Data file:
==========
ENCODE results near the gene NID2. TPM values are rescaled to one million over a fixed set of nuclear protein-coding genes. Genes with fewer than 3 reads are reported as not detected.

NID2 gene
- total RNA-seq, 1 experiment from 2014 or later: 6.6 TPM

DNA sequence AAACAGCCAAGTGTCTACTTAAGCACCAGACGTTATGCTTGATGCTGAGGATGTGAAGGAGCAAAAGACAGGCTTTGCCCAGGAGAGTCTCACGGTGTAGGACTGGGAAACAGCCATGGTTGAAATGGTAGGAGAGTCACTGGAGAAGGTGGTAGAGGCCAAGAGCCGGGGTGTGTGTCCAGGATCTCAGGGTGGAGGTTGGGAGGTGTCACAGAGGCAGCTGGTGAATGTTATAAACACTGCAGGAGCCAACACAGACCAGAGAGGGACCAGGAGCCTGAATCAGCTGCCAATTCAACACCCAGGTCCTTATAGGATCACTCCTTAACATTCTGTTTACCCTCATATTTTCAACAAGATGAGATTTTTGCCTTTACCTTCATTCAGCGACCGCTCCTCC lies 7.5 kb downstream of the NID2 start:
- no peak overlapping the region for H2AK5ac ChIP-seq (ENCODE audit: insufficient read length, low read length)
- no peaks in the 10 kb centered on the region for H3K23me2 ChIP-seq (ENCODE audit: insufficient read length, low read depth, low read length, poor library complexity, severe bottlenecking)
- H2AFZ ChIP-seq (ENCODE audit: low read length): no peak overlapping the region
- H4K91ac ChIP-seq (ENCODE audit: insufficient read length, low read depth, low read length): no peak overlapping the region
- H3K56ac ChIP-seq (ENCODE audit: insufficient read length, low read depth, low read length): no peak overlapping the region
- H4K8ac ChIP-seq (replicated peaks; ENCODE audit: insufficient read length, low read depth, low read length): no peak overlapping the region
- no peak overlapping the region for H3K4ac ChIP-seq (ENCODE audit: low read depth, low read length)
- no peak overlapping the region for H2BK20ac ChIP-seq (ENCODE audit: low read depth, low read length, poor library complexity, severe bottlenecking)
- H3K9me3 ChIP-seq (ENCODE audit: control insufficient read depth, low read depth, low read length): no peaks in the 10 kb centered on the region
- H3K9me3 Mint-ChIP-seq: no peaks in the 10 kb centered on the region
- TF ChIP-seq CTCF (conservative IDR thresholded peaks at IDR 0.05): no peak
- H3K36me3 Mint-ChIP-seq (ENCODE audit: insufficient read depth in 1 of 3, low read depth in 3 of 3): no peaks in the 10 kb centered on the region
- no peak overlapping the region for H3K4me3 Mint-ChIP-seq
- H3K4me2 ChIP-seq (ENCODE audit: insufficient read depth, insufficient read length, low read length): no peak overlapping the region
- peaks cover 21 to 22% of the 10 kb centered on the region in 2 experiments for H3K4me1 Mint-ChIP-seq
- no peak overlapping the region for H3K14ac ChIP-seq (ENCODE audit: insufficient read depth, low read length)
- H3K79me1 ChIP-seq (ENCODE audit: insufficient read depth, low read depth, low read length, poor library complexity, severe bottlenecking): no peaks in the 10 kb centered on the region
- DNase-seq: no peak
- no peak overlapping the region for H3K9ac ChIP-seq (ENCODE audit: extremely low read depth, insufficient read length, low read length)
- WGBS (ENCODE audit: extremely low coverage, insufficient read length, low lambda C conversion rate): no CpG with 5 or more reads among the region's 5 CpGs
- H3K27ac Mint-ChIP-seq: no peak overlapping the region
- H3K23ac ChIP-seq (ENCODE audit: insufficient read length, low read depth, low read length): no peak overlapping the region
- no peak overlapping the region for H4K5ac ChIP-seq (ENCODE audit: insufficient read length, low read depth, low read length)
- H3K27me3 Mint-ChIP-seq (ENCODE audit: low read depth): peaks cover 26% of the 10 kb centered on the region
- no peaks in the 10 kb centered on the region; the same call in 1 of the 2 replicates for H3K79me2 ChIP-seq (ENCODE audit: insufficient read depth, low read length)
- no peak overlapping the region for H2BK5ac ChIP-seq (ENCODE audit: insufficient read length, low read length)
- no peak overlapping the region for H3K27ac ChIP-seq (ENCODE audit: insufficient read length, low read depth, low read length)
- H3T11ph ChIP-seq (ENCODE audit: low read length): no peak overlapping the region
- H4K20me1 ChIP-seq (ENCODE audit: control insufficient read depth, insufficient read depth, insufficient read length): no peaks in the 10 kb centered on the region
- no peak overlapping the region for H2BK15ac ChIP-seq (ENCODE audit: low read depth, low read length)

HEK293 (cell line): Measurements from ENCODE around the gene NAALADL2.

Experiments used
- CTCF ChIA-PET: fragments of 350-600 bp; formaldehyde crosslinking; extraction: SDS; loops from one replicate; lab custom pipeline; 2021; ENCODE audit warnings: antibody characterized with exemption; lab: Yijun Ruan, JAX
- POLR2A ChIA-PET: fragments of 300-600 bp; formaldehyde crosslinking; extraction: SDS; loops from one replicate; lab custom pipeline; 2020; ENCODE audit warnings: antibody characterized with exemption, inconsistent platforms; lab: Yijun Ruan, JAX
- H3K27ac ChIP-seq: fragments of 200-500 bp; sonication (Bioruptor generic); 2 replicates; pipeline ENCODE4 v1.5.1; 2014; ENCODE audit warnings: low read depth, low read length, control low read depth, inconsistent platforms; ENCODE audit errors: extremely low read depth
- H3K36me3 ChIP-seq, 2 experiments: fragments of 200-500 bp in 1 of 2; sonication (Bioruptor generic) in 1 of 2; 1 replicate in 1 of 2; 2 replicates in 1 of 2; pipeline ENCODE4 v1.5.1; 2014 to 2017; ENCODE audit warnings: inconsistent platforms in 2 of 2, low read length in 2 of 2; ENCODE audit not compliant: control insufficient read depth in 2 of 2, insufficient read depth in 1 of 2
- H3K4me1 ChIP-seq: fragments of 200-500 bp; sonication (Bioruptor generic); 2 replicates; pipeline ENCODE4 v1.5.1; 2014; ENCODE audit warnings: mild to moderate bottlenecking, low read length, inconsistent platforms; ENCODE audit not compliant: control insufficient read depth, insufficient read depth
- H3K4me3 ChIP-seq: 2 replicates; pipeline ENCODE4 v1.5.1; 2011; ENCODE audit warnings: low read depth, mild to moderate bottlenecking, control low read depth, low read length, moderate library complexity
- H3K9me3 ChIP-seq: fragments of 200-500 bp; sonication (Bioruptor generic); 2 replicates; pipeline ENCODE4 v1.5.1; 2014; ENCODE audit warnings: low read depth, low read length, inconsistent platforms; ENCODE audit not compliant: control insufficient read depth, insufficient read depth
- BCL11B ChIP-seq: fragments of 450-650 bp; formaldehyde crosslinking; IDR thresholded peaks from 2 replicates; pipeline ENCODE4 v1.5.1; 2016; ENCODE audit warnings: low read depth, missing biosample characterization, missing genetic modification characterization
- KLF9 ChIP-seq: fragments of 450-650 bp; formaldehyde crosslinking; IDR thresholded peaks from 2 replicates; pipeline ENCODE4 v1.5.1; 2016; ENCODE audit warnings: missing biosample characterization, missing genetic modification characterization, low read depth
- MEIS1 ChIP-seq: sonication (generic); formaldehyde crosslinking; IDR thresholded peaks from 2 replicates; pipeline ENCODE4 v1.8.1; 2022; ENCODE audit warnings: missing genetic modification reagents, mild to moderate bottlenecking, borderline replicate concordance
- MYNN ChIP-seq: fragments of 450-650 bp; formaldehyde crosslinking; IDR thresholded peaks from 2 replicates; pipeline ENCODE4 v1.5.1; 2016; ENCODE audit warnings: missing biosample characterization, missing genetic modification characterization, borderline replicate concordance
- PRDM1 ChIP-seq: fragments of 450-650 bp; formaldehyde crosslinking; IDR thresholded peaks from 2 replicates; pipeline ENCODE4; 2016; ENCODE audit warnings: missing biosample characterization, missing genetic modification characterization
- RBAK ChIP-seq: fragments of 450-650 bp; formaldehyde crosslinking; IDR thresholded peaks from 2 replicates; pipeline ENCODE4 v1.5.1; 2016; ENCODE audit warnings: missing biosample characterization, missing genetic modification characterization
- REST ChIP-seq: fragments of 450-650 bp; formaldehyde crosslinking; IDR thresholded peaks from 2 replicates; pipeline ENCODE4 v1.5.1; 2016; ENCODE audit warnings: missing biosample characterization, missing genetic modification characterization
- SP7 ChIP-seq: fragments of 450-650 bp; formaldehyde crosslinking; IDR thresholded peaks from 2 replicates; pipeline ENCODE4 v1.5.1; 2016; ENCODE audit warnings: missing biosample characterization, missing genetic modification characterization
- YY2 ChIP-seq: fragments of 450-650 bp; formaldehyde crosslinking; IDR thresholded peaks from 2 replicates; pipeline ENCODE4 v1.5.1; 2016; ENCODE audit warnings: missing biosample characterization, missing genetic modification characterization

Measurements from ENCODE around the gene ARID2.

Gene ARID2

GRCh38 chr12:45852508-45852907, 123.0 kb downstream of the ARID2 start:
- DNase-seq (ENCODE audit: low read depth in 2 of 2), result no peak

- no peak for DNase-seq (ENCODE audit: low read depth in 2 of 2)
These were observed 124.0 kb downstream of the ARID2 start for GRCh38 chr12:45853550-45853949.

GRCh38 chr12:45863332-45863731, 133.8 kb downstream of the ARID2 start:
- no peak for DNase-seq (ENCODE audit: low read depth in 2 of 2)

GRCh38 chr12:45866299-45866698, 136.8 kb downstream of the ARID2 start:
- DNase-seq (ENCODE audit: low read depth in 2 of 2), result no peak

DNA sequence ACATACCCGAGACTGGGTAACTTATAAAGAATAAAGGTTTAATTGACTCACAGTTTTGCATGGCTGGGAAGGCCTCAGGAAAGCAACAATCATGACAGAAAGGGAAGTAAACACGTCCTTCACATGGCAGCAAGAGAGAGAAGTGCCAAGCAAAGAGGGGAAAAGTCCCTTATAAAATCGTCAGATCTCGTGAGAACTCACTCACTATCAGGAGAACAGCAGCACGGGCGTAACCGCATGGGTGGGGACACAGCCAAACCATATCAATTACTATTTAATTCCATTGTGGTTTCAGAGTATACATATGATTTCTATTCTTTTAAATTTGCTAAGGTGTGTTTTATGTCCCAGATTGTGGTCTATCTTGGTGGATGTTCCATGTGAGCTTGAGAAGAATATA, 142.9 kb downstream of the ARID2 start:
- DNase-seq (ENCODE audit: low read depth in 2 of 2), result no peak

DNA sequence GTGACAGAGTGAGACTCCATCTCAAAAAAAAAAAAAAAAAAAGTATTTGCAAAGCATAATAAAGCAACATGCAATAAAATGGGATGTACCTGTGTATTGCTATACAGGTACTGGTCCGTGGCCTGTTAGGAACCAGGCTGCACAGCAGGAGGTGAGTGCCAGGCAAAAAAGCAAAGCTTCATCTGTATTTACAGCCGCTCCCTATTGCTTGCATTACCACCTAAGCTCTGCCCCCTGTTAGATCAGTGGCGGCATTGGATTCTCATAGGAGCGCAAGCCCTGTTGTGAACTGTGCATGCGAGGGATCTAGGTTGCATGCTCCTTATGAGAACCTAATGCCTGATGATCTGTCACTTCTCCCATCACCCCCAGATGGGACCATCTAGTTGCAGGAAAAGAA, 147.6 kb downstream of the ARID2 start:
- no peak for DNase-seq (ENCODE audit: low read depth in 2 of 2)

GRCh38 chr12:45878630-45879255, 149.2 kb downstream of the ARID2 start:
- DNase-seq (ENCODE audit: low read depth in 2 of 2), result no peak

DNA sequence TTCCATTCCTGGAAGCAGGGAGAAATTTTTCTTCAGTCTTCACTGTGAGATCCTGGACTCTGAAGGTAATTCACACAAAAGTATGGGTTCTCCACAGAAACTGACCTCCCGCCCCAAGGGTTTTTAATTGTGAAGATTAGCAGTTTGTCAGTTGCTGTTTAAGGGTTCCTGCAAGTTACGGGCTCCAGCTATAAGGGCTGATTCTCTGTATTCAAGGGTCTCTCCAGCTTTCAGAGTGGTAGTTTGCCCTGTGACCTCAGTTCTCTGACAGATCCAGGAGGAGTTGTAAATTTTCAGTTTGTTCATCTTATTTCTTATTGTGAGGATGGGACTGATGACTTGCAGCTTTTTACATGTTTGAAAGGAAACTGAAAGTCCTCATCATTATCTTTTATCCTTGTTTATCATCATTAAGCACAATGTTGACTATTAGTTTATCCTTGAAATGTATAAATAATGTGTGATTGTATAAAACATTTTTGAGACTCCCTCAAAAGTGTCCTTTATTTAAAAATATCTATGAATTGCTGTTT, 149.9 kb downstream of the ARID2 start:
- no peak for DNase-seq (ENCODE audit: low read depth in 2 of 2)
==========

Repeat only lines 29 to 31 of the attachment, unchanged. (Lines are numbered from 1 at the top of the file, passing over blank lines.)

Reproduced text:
- no peaks in the 10 kb centered on the region; the same call in 1 of the 2 replicates for H3K79me2 ChIP-seq (ENCODE audit: insufficient read depth, low read length)
- no peak overlapping the region for H2BK5ac ChIP-seq (ENCODE audit: insufficient read length, low read length)
- no peak overlapping the region for H3K27ac ChIP-seq (ENCODE audit: insufficient read length, low read depth, low read length)